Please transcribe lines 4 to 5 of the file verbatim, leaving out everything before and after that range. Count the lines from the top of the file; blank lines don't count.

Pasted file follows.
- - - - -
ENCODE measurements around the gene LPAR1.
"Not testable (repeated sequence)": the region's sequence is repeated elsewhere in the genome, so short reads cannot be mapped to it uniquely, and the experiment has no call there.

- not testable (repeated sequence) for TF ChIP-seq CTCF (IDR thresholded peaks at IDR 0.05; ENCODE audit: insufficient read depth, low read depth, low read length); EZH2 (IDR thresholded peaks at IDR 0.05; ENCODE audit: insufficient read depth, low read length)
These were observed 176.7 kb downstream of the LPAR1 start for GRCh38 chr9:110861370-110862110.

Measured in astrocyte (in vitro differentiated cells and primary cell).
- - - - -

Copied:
These were observed 176.7 kb downstream of the LPAR1 start for GRCh38 chr9:110861370-110862110.

Measured in astrocyte (in vitro differentiated cells and primary cell).